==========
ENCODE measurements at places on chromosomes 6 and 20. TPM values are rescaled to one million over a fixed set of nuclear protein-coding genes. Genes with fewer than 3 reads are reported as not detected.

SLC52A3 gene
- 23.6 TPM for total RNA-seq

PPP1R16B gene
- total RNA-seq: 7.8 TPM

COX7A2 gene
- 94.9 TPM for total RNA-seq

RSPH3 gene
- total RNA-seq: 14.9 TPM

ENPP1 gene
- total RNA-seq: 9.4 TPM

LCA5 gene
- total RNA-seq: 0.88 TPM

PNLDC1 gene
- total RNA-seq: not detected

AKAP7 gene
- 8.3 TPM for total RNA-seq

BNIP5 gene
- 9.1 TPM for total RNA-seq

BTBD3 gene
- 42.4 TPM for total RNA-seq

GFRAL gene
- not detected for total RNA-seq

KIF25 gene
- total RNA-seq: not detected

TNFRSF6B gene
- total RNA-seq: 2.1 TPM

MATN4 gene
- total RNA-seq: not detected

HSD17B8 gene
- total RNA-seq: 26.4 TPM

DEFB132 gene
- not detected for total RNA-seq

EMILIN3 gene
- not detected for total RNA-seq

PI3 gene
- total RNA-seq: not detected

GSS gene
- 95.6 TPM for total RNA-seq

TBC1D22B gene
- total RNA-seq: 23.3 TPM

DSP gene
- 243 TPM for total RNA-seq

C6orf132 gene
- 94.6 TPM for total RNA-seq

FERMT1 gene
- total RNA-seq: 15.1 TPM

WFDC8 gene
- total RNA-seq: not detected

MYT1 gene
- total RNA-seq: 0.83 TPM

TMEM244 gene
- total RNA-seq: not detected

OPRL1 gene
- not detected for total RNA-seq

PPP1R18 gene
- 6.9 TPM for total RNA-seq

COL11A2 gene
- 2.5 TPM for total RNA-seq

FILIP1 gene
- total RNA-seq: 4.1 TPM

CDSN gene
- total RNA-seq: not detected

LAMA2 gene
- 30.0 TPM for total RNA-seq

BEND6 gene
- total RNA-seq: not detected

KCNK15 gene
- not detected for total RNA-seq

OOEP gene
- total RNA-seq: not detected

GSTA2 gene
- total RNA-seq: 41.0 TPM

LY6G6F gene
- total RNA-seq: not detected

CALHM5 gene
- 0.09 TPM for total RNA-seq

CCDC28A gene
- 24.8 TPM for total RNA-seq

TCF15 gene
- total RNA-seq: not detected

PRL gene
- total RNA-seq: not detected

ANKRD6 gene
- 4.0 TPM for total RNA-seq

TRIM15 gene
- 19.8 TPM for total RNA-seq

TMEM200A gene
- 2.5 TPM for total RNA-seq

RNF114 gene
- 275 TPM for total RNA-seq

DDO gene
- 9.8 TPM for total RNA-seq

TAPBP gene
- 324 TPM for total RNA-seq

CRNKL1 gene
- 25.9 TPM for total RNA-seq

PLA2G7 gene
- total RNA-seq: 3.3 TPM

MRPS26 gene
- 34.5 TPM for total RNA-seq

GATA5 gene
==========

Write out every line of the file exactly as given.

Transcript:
ENCODE measurements at places on chromosomes 6 and 20. TPM values are rescaled to one million over a fixed set of nuclear protein-coding genes. Genes with fewer than 3 reads are reported as not detected.

SLC52A3 gene
- 23.6 TPM for total RNA-seq

PPP1R16B gene
- total RNA-seq: 7.8 TPM

COX7A2 gene
- 94.9 TPM for total RNA-seq

RSPH3 gene
- total RNA-seq: 14.9 TPM

ENPP1 gene
- total RNA-seq: 9.4 TPM

LCA5 gene
- total RNA-seq: 0.88 TPM

PNLDC1 gene
- total RNA-seq: not detected

AKAP7 gene
- 8.3 TPM for total RNA-seq

BNIP5 gene
- 9.1 TPM for total RNA-seq

BTBD3 gene
- 42.4 TPM for total RNA-seq

GFRAL gene
- not detected for total RNA-seq

KIF25 gene
- total RNA-seq: not detected

TNFRSF6B gene
- total RNA-seq: 2.1 TPM

MATN4 gene
- total RNA-seq: not detected

HSD17B8 gene
- total RNA-seq: 26.4 TPM

DEFB132 gene
- not detected for total RNA-seq

EMILIN3 gene
- not detected for total RNA-seq

PI3 gene
- total RNA-seq: not detected

GSS gene
- 95.6 TPM for total RNA-seq

TBC1D22B gene
- total RNA-seq: 23.3 TPM

DSP gene
- 243 TPM for total RNA-seq

C6orf132 gene
- 94.6 TPM for total RNA-seq

FERMT1 gene
- total RNA-seq: 15.1 TPM

WFDC8 gene
- total RNA-seq: not detected

MYT1 gene
- total RNA-seq: 0.83 TPM

TMEM244 gene
- total RNA-seq: not detected

OPRL1 gene
- not detected for total RNA-seq

PPP1R18 gene
- 6.9 TPM for total RNA-seq

COL11A2 gene
- 2.5 TPM for total RNA-seq

FILIP1 gene
- total RNA-seq: 4.1 TPM

CDSN gene
- total RNA-seq: not detected

LAMA2 gene
- 30.0 TPM for total RNA-seq

BEND6 gene
- total RNA-seq: not detected

KCNK15 gene
- not detected for total RNA-seq

OOEP gene
- total RNA-seq: not detected

GSTA2 gene
- total RNA-seq: 41.0 TPM

LY6G6F gene
- total RNA-seq: not detected

CALHM5 gene
- 0.09 TPM for total RNA-seq

CCDC28A gene
- 24.8 TPM for total RNA-seq

TCF15 gene
- total RNA-seq: not detected

PRL gene
- total RNA-seq: not detected

ANKRD6 gene
- 4.0 TPM for total RNA-seq

TRIM15 gene
- 19.8 TPM for total RNA-seq

TMEM200A gene
- 2.5 TPM for total RNA-seq

RNF114 gene
- 275 TPM for total RNA-seq

DDO gene
- 9.8 TPM for total RNA-seq

TAPBP gene
- 324 TPM for total RNA-seq

CRNKL1 gene
- 25.9 TPM for total RNA-seq

PLA2G7 gene
- total RNA-seq: 3.3 TPM

MRPS26 gene
- 34.5 TPM for total RNA-seq

GATA5 gene